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Destination: South Korea


The Land of the Morning Calm is now in full economic development, after the devastating war in the beginning of the Fifties. A new destination for European tourism, South Korea joins a dynamic modernity with traditional ancestral practices. It has moreover a sumptuous nature that Koreans venerate and which strongly contributes to their identity.

Seoul, the capital city, will surprise you by its contrasts: its palaces and pagodas, its park with its frescos paying homage to independence, the tower of Seoul and the many attractions for tourists including the large southern door, Namdaemum, first national treasure.

From there, you should visit the popular Korean Village, an astonishing place where you will discover different architectural styles and many craftsmen whom you will see at work. There is also a market, a Buddhist temple, a Confucian school, but also processions and dance displays. Another superb place in the centre of the country, the National park of Songnisan, is an ideal place for an excursion, and is home to the splendid temple of Beopjusa, built in 553 B.C., with its fabulous and enormous bronze Buddha that is 33 metres high.

On the north-eastern coast, you will not be able to resist the small white sand beaches appearing from between the rocks, and the more adventurous visitors will wish to visit the island of Ulleungdo in the East with its mountains and forests, its abrupt cliffs and its villages scattered on the plains, to explore by foot or by boat.

Source: http://www.thebesttimetovisit.com/


Top destinations in South Korea are:

  • Seoul
  • Gyeongju
  • Seoraksan National Park
  • Busan
  • Sokcho
  • Jeju Island
  • Andong & Hahoe Folk Villages
  • Jeolla
  • Jeju-do
  • Dadohae Haesang Maritime National Park
  • Chungcheong
  • Gyeongsang
  • The Demiliterized Zone (DMZ)


Best period to visit South Korea is from April to July.

The climate of the country is divided into four characteristic seasons. In summer the monsoon occurs, between November and March the winter brings a significant lowering of temperatures; it can reach -15°C in the mountains which occupy two thirds of the territory.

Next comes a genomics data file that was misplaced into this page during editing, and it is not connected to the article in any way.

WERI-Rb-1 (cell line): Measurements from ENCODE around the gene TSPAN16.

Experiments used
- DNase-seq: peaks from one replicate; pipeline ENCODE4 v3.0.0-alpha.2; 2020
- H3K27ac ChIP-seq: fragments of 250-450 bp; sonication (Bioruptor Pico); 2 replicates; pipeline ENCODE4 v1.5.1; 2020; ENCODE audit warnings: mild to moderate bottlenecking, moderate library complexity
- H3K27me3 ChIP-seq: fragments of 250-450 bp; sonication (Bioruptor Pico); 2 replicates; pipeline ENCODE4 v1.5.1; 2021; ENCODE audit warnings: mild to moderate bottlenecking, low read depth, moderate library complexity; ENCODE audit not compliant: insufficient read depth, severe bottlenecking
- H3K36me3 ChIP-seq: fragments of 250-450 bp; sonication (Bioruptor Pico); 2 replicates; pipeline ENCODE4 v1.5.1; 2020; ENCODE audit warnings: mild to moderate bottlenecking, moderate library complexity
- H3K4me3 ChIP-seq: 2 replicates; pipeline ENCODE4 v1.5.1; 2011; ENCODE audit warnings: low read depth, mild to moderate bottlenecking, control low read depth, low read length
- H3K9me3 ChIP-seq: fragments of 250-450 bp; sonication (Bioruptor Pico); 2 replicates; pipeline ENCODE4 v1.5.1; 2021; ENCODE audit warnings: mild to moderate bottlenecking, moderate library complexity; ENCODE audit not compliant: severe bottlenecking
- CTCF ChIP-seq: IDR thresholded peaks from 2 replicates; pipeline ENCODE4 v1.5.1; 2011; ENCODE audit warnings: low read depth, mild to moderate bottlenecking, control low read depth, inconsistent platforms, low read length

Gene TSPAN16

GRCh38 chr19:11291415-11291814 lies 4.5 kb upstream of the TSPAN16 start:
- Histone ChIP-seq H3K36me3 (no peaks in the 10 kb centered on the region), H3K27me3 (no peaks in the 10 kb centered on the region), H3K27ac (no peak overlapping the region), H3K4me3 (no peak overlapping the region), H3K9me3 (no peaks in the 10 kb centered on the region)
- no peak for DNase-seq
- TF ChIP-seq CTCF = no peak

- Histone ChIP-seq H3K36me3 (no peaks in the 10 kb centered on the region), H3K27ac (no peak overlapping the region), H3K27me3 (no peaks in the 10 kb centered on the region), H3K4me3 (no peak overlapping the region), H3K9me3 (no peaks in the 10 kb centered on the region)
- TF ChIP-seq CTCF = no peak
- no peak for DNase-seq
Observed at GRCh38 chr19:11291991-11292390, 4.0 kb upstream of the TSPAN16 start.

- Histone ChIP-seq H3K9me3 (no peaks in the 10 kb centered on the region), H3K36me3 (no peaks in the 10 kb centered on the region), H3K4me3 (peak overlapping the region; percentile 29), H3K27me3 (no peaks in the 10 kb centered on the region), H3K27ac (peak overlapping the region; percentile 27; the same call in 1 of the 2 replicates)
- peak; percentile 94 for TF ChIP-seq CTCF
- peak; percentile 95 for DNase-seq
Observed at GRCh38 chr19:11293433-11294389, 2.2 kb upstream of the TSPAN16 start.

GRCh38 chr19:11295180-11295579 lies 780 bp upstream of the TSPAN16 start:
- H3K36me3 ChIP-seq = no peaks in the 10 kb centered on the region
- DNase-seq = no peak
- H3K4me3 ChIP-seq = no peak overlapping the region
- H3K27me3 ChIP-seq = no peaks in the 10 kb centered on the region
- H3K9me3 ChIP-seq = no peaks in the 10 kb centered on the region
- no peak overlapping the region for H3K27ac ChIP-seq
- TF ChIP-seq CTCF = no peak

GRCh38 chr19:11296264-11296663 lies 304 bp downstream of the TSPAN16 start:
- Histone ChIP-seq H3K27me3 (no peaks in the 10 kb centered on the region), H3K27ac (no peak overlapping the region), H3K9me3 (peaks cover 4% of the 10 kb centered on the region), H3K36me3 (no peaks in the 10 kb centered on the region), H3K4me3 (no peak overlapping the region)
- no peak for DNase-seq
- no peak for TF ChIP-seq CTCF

The autumn is undeniably the most beautiful season to visit South Korea, this period profits from an agreeable amount of sunshine and superb landscapes.

The winter will be appreciated by those who are not dissuaded by the cold and harsh weather. The summer is often very hot and wet, and spring is pleasant but attracts many tourists.

Following a list of typical festival and celebrations of South Korea.



For your travel, the buses and the trains are comfortable and safe, and it is undoubtedly the best way for travelling inside the country.

by plane, main airports are

by train

by car


country entry requirements: passport + visa (EU citizens do not need a visa, check your visa requirements)

health tips & vaccination: none

local currency: South Korean Won

local time zone: GMT+9

electricity: type C and F (220,100 V, 50-60 Hz)

mobile phone operators:


typical food in South Korea

  • Bibimbap: A bowl of boiled rice mixed with vegetables, chilli peppers, meat and an egg
  • Kimchi: A beloved funky-flavoured side dish made from fermented Chinese cabbage, turnips, onions, salt, fish, chestnuts and red pepper
  • Bulgogi: Also known as Korean BBQ, Bulgogi is thin slices of marinated beef cooked on a table-top grill